It has been called the 20th Century’s Mona Lisa. Alberto Korda’s photo of Dr Ernesto ‘Che’ Guevara, the Argentinian born co-leader of the Cuban Revolution, is probably the most reproduced photograph of all time. It is more than the de facto likeness of the man – It is, to use that overused word, ‘iconic’ but not just in the sense of being “a person or thing regarded as a symbol of a belief, nation, community, or cultural movement” (Collins Dictionary) but in the religious sense of the word – a representation of a Saint. Indeed in parts of Latin America some venerate him as Saint Ernesto. In communist Cuba, school children begin the day with the exhortation to “Be Like Che”. In the consumerist West, he, or rather Korda’s image of him, is understood as a symbol of dissent. It has many of the attributes of successful branding – it is instantly recognisable, it represents something, but something malleable enough that people can mould to fit their own beliefs. And crucially for its reproduction and wide dissemination, the ability to exert copyright control over it was compromised.
But it was a pop art poster version produced by Irish artist Jim Fitzpatrick that appeared on bedroom walls and streets all over the world. Years earlier the artist had had an unlikely meeting with Che and Che had told him of a surprising link with Ireland. Fitzpatrick was a 16-year old barman in Kilee, County Clare, when the Comandante walked in and ordered a whisky. His flight to the USSR had been diverted in fog to Shannon Airport and in conversation Che explained his father’s name was Ernesto Guevara Lynch whose grandmother was from Galway.
Che still sells a lot of t-shirts. But writer Susan Sontag spoke of the potential positive ramifications of utilising Che as a symbol, positing:
“I don’t disdain the impact of Che as a romantic image, especially among newly radicalised youth in the United States and Western Europe; if the glamour of Che’s person, the heroism of his life, and the pathos of his death, are useful to young people in strengthening their disaffiliation from the life-style of American imperialism and in advancing the development of a revolutionary consciousness, so much the better.”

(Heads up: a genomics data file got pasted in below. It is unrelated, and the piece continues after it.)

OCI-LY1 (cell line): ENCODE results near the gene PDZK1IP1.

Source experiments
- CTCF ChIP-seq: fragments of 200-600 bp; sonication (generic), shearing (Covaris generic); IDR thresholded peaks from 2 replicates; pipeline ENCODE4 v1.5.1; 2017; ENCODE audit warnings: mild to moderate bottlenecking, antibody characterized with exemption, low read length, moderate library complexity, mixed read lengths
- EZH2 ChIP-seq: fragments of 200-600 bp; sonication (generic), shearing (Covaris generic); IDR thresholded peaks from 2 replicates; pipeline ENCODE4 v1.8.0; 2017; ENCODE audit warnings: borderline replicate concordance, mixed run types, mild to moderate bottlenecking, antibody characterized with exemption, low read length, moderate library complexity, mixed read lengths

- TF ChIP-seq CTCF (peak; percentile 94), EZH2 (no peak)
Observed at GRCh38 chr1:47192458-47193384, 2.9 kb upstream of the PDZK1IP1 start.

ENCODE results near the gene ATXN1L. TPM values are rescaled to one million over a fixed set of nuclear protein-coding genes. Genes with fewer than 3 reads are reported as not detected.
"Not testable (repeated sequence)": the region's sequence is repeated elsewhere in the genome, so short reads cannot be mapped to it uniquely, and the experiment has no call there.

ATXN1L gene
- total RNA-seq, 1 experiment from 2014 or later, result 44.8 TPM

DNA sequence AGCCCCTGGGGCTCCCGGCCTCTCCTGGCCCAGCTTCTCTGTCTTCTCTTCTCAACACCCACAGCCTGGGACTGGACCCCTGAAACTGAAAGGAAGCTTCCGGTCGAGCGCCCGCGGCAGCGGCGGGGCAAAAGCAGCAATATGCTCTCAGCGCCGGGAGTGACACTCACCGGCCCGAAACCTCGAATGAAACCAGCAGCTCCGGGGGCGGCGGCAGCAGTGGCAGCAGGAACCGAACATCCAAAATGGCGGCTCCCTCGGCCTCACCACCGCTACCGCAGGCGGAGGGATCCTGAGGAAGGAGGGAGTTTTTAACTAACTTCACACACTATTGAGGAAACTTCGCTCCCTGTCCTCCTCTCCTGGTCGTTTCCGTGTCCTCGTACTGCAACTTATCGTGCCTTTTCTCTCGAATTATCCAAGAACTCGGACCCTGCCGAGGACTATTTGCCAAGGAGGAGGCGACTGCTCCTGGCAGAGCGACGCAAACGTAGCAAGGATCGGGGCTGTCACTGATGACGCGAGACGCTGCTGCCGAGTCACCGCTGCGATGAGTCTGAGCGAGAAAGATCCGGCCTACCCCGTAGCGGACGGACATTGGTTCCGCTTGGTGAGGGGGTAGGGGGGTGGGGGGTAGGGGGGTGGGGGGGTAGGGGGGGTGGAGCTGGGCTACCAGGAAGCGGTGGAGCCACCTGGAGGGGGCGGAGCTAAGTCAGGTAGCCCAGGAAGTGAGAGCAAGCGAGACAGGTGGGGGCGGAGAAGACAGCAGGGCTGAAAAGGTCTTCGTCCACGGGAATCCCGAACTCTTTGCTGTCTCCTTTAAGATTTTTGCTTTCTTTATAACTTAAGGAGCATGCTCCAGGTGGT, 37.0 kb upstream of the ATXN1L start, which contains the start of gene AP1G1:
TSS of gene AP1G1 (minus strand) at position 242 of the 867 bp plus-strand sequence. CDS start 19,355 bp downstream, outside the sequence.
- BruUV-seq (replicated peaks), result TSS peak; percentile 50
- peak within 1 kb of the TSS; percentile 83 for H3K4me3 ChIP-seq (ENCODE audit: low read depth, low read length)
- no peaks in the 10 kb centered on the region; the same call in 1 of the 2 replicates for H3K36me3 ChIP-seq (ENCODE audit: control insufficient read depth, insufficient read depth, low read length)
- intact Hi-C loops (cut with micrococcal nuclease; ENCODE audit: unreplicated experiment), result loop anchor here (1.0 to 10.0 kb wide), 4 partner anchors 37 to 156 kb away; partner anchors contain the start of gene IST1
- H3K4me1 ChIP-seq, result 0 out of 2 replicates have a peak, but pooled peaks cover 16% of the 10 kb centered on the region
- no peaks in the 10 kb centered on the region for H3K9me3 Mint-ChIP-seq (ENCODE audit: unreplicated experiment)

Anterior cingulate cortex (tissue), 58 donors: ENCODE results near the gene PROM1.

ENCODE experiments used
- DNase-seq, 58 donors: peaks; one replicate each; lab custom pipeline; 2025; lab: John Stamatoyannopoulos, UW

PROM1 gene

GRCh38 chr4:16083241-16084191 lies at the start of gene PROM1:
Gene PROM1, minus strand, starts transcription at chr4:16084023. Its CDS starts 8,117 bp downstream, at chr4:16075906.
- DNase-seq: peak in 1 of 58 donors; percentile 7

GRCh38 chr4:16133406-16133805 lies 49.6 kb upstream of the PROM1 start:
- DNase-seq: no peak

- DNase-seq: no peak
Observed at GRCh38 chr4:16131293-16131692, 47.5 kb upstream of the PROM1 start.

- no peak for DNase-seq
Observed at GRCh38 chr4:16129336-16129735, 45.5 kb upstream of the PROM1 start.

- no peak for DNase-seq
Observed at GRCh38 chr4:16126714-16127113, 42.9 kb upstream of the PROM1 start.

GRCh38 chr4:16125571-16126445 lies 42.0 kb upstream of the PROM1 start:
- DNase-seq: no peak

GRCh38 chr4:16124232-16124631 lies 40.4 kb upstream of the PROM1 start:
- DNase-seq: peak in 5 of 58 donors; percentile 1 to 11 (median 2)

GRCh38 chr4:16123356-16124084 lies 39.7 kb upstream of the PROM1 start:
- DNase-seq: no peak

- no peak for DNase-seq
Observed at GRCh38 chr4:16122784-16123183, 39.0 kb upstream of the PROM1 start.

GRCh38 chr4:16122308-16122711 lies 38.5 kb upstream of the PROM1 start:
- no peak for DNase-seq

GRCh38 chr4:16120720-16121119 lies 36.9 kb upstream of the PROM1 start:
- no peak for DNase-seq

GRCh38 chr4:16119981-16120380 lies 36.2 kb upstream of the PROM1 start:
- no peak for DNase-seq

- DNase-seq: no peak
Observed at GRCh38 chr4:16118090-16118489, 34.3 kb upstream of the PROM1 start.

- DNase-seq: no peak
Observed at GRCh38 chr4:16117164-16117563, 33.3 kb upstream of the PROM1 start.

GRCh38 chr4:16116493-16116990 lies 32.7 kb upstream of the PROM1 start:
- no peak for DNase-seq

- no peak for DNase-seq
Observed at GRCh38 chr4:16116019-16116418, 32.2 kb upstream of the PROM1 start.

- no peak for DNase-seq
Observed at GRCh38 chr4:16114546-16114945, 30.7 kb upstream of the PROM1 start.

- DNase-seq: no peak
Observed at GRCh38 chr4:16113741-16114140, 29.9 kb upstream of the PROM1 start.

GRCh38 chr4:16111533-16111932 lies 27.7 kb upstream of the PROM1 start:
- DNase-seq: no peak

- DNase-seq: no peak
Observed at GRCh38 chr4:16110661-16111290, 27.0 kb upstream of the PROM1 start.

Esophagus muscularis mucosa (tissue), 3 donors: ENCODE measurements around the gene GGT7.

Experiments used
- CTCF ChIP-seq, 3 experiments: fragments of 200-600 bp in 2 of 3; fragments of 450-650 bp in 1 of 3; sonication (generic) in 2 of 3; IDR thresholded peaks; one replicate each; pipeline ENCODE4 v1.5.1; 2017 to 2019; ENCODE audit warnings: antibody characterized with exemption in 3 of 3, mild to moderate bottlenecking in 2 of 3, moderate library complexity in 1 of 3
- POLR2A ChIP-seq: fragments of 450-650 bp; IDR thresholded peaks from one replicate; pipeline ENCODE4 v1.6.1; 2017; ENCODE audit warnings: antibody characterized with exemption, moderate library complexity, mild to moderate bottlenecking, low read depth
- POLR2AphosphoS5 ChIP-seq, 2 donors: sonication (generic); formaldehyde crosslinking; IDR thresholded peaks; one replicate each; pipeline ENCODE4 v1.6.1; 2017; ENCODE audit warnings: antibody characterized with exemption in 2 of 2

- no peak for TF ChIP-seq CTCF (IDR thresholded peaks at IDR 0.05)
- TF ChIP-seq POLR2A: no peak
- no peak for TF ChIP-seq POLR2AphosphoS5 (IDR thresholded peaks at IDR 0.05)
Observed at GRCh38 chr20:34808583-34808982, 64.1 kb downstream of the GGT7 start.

Post modern hero It has been said that Che fills the role from the 1960s onwards that Lawrence of Arabia filled for an earlier generation. Like Lawrence, it’s not hard to find contradictions and unpalatable truths about Che (executing opponents, supporting repression, saying things that today appear politically incorrect) but still his reputation seems unassailable. He was handsome, wild and died young so it’s no surprise that he is viewed like a rock star – one who never lived long enough to make a bad record. And like many a rock star, Che has become so much part of the common culture that corporations he as a Marxist would have opposed, have tried to appropriate his image to shift product. Lazy advertising copywriters reached for Che whenever their brief included the word “revolutionary”.
Korda was largely powerless to stop his image being used by anyone for any purpose. Ironically in overthrowing the existing order, Cuba was not a member of the International Copyright Convention until 1997. When Smirnoff Vodka used the teetotal Che to advertise alcohol, Korda contacted the Cuba Solidarity Campaign in Britain. They helped help him sue Smirnoff’s advertising agency and the picture library, Rex Features, for infringement. They settled out of court and Korda donated the settlement to Cuban child welfare organisations. He died a year later in 2001 in Paris for the opening of an exhibition of his work. His family continue to try and control the image’s use.
“Che’s image may be cast aside, bought and sold and deified, but it will form a part of the universal system of the revolutionary struggle and can recover its original meaning at any moment”.